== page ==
In the first half of our interview with Lana and Andy Wachowski, I was amazed to learn how they shot the gravity boots chase sequence through Chicago, a few shots at a time over the course of seven full months;, working with John Toll and the FAA and Channing Tatum and Mila Kunis to create something that most audiences will never even begin to process as a technical accomplishment.
That's the point, of course. If it's done right, you shouldn't be aware of how it was done. It should just look a certain way. It should just communicate the ideas that the directors are trying to communicate. But I was blown away by the slow-motion mechanics behind this particular magic trick. After all, we are in a cultural moment where it feels like the disposable and interchangeable nature of spectacle makes it all feel somehow smaller, and people often seem to reach for the easiest version, the simplest solution. Speaking with the Wachowskis, it is apparent that they are aware of not only how blockbuster culture and technology are changing, but also how this culture is an expected and cyclical reaction to nothing less than 9/11.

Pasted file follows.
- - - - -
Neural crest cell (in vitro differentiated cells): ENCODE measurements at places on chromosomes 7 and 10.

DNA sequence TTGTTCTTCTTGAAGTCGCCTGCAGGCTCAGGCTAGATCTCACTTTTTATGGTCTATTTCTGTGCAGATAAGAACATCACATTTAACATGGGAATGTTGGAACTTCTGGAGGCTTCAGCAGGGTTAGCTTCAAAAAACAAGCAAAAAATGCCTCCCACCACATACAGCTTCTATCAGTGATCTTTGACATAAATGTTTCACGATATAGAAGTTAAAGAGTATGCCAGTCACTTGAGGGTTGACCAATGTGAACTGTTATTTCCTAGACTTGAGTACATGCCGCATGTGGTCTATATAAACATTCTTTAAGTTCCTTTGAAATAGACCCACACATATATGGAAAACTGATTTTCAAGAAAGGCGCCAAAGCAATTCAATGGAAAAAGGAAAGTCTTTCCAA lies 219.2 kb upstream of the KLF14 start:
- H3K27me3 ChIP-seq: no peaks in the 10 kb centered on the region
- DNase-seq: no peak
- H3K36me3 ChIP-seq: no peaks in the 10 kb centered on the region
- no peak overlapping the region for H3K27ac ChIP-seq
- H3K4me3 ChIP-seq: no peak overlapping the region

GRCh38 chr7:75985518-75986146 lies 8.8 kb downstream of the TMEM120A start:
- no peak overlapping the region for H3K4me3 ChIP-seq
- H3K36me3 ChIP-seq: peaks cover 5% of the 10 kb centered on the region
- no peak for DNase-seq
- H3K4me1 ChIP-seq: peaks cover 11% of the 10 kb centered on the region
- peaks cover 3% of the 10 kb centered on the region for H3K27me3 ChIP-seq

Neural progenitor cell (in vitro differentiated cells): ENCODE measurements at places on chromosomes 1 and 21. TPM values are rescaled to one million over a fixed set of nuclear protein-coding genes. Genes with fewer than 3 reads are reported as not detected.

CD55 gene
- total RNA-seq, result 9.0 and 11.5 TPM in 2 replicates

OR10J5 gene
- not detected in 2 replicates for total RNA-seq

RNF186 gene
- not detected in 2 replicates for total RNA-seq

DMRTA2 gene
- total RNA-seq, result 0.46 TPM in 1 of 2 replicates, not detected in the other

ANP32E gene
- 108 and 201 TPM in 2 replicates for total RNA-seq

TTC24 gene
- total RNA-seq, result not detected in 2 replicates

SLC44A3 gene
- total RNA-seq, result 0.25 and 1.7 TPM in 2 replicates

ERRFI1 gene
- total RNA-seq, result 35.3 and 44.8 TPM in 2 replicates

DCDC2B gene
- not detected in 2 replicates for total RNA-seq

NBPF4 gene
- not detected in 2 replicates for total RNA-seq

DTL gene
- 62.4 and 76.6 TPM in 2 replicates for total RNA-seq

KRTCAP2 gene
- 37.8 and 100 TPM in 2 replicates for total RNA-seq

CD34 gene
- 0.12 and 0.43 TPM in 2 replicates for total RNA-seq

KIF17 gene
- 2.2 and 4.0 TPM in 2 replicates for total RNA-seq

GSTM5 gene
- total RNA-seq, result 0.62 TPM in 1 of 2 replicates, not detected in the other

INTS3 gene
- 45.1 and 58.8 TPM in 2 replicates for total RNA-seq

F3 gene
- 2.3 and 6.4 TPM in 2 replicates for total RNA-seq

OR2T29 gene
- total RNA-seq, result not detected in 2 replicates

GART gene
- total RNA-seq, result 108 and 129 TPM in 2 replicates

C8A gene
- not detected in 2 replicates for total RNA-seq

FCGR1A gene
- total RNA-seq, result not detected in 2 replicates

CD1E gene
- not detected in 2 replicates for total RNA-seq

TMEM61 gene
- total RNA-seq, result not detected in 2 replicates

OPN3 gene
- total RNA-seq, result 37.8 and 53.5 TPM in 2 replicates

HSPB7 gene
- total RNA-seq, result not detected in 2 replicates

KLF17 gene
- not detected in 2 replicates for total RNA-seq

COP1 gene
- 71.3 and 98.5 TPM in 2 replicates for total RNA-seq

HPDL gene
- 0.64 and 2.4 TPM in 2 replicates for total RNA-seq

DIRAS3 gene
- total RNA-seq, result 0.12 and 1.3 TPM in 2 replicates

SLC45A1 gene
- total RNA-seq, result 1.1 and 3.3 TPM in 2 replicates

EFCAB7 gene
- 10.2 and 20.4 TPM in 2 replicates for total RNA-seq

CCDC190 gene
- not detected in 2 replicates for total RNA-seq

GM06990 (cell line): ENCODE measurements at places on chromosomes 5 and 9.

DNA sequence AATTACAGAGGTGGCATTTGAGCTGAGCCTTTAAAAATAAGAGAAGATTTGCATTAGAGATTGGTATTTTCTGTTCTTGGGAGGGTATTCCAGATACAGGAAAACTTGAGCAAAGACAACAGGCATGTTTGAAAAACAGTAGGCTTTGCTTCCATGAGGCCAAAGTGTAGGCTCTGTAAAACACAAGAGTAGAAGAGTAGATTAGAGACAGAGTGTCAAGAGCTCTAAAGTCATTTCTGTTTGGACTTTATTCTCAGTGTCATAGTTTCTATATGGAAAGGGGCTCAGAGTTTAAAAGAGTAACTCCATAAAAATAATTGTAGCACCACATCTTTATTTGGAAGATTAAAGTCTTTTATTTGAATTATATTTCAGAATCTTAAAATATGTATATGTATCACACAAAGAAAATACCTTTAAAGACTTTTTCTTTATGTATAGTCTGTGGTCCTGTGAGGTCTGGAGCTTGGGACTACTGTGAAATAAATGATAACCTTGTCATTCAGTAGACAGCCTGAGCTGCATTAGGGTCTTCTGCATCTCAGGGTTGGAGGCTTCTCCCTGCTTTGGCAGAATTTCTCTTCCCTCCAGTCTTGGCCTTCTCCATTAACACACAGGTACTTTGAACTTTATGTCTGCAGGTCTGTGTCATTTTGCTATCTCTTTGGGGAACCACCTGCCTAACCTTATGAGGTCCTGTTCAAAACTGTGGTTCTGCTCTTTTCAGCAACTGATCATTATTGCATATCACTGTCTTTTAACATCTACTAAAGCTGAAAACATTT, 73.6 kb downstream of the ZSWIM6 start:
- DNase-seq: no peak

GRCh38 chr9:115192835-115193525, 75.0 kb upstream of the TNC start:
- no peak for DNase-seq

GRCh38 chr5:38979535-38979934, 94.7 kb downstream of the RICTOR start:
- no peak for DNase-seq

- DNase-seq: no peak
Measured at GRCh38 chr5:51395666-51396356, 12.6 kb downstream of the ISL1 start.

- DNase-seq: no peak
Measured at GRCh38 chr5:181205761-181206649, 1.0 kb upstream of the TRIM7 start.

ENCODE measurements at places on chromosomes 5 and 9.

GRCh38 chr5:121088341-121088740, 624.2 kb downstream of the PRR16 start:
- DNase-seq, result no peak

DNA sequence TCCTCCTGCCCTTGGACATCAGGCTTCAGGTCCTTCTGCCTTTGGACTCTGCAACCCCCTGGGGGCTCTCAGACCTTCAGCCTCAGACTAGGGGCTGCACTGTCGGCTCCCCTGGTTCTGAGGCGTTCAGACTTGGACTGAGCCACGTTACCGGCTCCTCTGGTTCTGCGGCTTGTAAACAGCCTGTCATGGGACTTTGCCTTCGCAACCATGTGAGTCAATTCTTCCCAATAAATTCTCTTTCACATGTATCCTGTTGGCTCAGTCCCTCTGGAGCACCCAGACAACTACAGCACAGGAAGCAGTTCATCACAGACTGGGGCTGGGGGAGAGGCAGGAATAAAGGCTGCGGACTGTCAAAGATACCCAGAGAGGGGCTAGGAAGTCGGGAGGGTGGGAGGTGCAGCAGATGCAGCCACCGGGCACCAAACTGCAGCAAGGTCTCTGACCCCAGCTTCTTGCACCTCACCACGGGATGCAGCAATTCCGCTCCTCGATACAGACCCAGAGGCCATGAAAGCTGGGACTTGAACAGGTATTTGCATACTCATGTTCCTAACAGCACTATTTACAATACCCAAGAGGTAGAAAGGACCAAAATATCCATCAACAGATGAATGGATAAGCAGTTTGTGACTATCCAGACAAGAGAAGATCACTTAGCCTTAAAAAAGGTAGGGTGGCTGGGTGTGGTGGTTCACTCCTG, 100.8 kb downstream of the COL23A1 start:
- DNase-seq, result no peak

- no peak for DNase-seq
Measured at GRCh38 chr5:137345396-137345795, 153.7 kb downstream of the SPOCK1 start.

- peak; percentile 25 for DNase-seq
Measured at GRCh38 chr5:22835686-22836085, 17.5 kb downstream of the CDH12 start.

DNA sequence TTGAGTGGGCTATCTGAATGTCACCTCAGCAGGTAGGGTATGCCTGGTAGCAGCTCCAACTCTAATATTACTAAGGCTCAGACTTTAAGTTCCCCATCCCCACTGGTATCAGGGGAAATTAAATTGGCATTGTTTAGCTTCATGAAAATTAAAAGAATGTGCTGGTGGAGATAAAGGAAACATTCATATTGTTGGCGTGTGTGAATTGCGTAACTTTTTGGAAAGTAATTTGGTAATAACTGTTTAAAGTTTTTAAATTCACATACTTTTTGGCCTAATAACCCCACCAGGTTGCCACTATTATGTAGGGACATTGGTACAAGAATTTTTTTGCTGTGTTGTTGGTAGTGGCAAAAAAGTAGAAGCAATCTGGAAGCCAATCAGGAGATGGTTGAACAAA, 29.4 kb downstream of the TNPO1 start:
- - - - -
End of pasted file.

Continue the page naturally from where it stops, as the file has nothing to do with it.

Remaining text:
One thing that has definitely evolved since they first became household names is that TV grew up in a major way. It now seems to be every bit as valid a choice of form as features, if not more so in some cases. I knew they were also deep along on their upcoming Netflix series, “Sens8,” and I wanted to get into the way they juggled the two projects as we continued our conversation.
“I”m hearing more and more filmmakers talk about how television has become empowering. The television model seems more appealing to them just in terms of storytelling. You”re in post on a giant feature and you”re also doing this for the first time. What”s the comparison as artists being able to work in these two, television and features? Do you see a real difference?”